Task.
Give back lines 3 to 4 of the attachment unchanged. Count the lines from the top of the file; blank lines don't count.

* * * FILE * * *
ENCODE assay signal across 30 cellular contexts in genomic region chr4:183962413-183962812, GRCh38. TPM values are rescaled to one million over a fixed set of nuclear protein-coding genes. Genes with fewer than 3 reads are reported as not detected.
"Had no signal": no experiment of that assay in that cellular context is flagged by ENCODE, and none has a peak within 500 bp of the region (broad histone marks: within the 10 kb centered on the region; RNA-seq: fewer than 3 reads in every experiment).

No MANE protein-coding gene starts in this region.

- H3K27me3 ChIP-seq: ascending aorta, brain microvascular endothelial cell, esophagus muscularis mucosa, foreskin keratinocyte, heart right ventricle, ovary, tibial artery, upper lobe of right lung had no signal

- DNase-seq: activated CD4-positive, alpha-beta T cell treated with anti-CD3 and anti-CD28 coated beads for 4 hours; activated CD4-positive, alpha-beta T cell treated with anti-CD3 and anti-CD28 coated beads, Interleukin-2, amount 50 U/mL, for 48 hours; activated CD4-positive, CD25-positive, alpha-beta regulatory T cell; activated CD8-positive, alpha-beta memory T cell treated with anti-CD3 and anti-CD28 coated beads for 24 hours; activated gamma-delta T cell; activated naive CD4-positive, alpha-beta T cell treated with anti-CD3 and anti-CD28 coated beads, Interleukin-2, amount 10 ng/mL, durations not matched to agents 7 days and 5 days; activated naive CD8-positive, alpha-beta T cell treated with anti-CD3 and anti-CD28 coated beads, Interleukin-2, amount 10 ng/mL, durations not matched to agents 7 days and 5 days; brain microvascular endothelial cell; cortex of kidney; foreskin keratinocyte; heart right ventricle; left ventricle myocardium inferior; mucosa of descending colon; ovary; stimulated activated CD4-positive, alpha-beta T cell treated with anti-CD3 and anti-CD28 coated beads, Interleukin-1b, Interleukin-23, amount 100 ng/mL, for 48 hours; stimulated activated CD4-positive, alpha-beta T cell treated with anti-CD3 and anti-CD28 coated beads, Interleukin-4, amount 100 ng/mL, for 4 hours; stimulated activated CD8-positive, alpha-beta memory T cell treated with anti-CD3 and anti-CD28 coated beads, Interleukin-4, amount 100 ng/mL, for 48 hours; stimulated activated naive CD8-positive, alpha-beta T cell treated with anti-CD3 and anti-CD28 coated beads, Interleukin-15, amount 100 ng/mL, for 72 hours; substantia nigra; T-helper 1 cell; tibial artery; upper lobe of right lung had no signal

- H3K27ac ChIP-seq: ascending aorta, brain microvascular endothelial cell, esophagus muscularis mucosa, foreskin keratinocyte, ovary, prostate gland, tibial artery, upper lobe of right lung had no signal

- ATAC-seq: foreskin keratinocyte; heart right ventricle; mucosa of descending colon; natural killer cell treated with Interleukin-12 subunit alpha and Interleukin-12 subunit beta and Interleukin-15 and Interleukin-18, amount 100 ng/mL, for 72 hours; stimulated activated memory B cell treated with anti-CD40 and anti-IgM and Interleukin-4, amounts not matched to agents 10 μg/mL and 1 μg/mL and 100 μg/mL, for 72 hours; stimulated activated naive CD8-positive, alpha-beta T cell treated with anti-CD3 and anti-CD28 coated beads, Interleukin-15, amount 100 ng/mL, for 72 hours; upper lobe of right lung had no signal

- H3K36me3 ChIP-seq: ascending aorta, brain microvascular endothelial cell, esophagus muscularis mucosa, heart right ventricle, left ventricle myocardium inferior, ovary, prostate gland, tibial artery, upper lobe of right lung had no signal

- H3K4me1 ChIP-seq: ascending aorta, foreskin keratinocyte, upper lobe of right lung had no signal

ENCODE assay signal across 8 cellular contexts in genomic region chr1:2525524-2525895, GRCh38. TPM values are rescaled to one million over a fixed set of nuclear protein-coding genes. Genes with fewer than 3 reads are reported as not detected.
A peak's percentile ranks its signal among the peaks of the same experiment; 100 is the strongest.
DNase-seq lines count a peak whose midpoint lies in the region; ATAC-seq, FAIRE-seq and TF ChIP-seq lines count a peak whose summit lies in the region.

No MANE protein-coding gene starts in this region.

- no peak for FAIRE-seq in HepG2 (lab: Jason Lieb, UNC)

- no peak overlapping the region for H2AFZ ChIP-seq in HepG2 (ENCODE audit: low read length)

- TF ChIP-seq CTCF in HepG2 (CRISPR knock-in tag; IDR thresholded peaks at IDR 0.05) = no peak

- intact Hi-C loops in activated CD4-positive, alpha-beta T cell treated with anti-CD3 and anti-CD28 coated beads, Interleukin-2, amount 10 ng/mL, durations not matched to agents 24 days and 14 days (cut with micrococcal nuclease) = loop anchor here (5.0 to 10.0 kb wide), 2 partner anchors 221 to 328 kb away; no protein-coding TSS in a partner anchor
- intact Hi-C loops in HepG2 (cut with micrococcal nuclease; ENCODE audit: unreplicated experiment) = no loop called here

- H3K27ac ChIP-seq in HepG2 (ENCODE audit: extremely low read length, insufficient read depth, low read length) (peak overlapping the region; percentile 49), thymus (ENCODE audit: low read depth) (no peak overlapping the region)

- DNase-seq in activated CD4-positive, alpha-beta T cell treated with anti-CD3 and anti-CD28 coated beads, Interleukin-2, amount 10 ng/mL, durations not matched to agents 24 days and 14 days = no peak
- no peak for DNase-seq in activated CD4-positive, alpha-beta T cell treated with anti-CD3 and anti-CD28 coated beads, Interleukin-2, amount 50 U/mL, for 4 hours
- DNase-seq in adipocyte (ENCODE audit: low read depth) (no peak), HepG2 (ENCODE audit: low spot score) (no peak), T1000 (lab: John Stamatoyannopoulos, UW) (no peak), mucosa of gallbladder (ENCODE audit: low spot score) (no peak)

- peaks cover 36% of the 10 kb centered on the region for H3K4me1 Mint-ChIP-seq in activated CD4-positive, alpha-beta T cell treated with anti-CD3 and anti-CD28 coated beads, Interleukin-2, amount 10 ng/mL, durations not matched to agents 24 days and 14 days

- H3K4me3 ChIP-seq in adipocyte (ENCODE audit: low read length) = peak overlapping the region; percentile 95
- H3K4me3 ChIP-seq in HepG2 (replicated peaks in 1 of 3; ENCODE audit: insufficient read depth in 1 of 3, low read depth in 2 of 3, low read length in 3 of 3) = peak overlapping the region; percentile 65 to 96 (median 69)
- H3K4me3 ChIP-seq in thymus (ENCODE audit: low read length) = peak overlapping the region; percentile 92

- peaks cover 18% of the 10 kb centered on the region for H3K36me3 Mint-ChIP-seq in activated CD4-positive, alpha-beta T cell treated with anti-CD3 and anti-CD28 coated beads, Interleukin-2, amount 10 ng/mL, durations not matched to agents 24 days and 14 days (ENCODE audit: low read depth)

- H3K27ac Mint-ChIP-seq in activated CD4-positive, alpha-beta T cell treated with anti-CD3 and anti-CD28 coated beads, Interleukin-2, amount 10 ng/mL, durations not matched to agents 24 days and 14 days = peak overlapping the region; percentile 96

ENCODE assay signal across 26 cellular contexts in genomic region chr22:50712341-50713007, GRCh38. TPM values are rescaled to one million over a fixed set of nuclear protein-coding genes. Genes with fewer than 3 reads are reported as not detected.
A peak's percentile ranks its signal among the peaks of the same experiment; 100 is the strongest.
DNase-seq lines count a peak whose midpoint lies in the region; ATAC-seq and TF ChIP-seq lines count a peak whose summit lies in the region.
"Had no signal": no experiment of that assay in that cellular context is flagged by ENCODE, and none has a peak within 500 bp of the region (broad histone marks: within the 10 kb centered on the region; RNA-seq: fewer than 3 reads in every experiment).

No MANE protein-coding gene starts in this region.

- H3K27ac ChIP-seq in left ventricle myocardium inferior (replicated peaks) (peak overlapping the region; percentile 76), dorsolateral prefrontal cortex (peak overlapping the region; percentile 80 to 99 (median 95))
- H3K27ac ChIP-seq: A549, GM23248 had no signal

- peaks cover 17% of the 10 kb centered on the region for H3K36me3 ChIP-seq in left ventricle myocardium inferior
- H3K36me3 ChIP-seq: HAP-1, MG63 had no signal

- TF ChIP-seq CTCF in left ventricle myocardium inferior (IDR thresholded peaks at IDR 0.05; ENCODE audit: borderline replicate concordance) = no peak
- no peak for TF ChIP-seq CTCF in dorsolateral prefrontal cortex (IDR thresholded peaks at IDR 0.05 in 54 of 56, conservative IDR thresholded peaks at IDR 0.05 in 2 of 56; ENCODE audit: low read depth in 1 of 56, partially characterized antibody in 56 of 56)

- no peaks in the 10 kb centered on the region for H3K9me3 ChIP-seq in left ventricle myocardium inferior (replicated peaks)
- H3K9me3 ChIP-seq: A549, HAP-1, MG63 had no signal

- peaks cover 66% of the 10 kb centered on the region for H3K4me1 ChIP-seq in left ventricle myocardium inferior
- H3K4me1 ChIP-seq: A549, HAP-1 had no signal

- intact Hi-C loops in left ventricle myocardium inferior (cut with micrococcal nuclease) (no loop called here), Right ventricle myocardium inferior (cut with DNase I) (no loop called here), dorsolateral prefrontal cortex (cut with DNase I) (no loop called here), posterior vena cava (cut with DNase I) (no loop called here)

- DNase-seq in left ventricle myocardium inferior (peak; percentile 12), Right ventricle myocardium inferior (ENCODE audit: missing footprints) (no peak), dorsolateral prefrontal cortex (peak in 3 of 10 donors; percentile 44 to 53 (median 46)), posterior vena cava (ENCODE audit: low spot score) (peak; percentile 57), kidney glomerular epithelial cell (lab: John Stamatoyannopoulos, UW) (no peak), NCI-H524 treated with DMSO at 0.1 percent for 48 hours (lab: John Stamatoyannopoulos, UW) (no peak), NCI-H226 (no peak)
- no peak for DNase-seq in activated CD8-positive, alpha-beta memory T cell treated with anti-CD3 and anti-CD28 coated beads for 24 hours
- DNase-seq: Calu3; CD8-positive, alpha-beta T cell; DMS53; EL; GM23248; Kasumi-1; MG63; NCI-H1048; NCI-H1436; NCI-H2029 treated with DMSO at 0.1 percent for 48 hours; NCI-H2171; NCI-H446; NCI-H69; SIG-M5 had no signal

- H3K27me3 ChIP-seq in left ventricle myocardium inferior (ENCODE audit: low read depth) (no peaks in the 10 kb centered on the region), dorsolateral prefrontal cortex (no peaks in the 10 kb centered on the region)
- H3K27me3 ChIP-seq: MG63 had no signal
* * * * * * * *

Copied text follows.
No MANE protein-coding gene starts in this region.

- H3K27me3 ChIP-seq: ascending aorta, brain microvascular endothelial cell, esophagus muscularis mucosa, foreskin keratinocyte, heart right ventricle, ovary, tibial artery, upper lobe of right lung had no signal